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Why it matters that more college students now smoke pot than cigarettes.

Higher education has been getting a whole lot higher lately.

Why it matters that more college students now smoke pot than cigarettes.

In case you've missed the memo, cigarettes have lost their luster lately — especially to those crazy college kids.

Just this week, the Centers for Disease Control and Prevention reported that a historically low percentage of American adults — a mere 15.2% — are choosing to light up on a regular basis.

That's great! Although, not very surprising. Cigarette use by Americans has been dwindling for several years now. And that includes for college students.


Photo via iStock.

But not all smoking is falling by the wayside for millennials obtaining a higher education (if you get my drift). New research found that marijuana is actually more popular now among college students than it has been throughout the past three decades.

For the first time, more college students report smoking pot than cigarettes.

The University of Michigan's newly released Monitoring the Future study found that, in 2014, only 5% of college students said they smoked cigarettes daily — down from 19% in 1999.

Lloyd Johnston, a lead researcher on the study, said the drop is "particularly good news," seeing as these same students had fewer rates of cigarette smoking while they were still in high school. So their smoke-free (or nearly smoke-free) habits apparently had staying power.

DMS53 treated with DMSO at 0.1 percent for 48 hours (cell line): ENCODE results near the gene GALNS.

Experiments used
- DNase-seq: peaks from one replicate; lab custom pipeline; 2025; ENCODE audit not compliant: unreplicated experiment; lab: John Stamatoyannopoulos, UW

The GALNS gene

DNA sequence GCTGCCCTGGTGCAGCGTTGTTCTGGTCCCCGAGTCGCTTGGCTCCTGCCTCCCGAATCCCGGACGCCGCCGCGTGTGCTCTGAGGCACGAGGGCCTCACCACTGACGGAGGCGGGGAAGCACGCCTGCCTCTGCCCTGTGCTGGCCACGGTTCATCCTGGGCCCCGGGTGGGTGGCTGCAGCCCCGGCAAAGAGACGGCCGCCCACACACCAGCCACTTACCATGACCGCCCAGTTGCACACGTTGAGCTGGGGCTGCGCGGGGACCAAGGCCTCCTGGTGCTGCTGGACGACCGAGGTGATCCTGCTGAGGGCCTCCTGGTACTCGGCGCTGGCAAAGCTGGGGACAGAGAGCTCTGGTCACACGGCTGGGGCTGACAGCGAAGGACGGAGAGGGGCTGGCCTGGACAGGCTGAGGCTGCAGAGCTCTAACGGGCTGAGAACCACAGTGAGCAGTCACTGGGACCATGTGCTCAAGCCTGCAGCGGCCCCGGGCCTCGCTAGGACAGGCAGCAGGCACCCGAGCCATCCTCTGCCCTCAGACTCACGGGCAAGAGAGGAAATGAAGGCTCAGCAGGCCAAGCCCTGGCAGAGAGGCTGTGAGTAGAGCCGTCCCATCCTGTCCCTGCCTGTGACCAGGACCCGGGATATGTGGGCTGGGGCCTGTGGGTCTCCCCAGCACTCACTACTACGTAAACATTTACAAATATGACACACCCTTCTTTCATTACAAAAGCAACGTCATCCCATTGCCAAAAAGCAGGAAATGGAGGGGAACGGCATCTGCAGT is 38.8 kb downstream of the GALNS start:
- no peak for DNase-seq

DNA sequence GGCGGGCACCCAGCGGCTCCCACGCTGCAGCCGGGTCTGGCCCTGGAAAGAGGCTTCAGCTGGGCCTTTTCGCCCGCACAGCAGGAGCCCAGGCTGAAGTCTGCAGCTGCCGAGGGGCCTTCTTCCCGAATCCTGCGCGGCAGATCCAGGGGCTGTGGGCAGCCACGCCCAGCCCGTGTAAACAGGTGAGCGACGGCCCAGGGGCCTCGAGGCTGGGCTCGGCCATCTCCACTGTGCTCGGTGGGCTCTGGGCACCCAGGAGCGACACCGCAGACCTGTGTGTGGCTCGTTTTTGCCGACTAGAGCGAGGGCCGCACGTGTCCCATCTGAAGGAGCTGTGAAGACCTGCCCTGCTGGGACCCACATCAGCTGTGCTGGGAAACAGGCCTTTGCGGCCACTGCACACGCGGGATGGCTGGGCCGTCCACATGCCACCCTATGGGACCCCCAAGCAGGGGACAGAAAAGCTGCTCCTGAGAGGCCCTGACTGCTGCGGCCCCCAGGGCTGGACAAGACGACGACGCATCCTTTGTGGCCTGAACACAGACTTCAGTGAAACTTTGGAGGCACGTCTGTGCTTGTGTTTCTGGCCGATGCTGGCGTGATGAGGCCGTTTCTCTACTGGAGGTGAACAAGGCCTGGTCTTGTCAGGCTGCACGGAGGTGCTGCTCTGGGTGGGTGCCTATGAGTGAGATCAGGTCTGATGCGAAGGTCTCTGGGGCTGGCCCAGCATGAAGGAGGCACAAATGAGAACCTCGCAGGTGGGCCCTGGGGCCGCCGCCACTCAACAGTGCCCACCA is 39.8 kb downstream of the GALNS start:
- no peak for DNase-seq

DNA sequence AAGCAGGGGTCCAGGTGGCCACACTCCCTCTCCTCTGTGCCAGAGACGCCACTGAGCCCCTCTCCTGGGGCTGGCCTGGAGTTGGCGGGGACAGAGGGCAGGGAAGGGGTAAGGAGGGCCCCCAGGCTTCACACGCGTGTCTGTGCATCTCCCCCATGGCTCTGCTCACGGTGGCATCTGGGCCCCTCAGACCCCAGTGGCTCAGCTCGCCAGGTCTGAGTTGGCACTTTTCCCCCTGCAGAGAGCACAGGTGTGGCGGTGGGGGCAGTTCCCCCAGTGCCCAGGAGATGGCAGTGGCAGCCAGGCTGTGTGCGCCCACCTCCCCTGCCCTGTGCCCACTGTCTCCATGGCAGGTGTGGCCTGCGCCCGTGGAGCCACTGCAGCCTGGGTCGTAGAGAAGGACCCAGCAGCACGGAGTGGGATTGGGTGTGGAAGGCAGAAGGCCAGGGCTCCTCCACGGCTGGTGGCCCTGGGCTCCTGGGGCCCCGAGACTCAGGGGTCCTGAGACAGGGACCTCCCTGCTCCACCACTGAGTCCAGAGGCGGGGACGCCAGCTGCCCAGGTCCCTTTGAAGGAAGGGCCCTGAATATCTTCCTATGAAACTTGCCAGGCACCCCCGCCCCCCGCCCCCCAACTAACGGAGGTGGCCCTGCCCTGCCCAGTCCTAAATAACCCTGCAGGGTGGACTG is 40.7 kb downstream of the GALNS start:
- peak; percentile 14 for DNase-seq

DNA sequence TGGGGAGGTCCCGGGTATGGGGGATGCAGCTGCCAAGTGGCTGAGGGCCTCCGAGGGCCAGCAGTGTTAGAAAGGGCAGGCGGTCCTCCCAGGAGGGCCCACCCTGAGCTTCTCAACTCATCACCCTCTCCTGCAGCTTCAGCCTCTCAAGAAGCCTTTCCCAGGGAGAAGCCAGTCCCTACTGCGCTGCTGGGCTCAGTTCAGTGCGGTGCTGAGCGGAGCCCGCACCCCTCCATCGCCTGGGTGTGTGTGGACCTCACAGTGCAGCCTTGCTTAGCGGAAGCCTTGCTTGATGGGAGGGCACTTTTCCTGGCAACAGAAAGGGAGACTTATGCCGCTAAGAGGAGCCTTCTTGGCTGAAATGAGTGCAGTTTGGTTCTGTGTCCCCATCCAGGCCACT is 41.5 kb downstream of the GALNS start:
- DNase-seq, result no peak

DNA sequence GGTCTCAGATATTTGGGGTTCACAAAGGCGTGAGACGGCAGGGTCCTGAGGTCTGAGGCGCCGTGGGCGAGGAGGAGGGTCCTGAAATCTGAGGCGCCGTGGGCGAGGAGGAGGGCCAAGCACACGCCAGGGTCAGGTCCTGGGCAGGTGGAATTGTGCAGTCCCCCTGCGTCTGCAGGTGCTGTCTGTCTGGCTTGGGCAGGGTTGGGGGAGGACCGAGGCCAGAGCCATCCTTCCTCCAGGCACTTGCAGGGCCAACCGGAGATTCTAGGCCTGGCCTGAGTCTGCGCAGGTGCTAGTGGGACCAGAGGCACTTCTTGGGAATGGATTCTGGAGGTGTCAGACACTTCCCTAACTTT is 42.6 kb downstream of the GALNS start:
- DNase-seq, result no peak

Photo via iStock

Here's where it gets interesting. A higher percentage of college students — 5.9% — reported smoking marijuana either on a daily or near-daily basis (which was defined as on at least 20 of the past 30 days for the study).

That 0.9% difference is a big one. It marks the first time daily weed-smoking habits surpassed daily cigarette-smoking habits for college students, the study concluded.

This historic report should encourage us to review some of our drug policies. Because, let's face it, they need some updating.

Here are the facts.

Smoking cigarettes:

  • Legal across the board (for adults).
  • Terrible for you. Like "the single largest preventable cause of death and disease in the United States" terrible. As in, responsible for more than 480,000 deaths in the U.S. every year terrible.

Smoking weed:

  • Illegal for recreational purposes in nearly all U.S. states and for medicinal purposes in 27.
  • Terrible for you? Well, certainly not good for you. But it depends. Some research suggests smoking pot may negatively interfere with areas of the brain that regulate emotions and anxiety. But a notable 20-year study published in 2012 found that — while smoking cigarettes harms your lungs (without a doubt) — occasionally smoking marijuana does not. And when it comes to treating various health ailments, many doctors agree — medicinal marijuana works. So, as researchers have said, more data is needed to be certain of the negative longterm affects of smoking pot on our bodies.

Shouldn't facts like these affect our policies on marijuana? I mean, if just as many (if not more) young people prefer weed over cigarettes, shouldn't legal weed be on the table as a viable option? Legalizing and regulating pot may actually help in keeping it out of the hands of children, after all, and legal weed may help reduce our expensive and overpopulated prison system without sacrificing public safety.

The good news is, more Americans are recognizing these realities. As Gallup found in November 2014, a slim majority of Americans now support legalizing weed — up dramatically from a decade prior, when that figure stood at just 34%.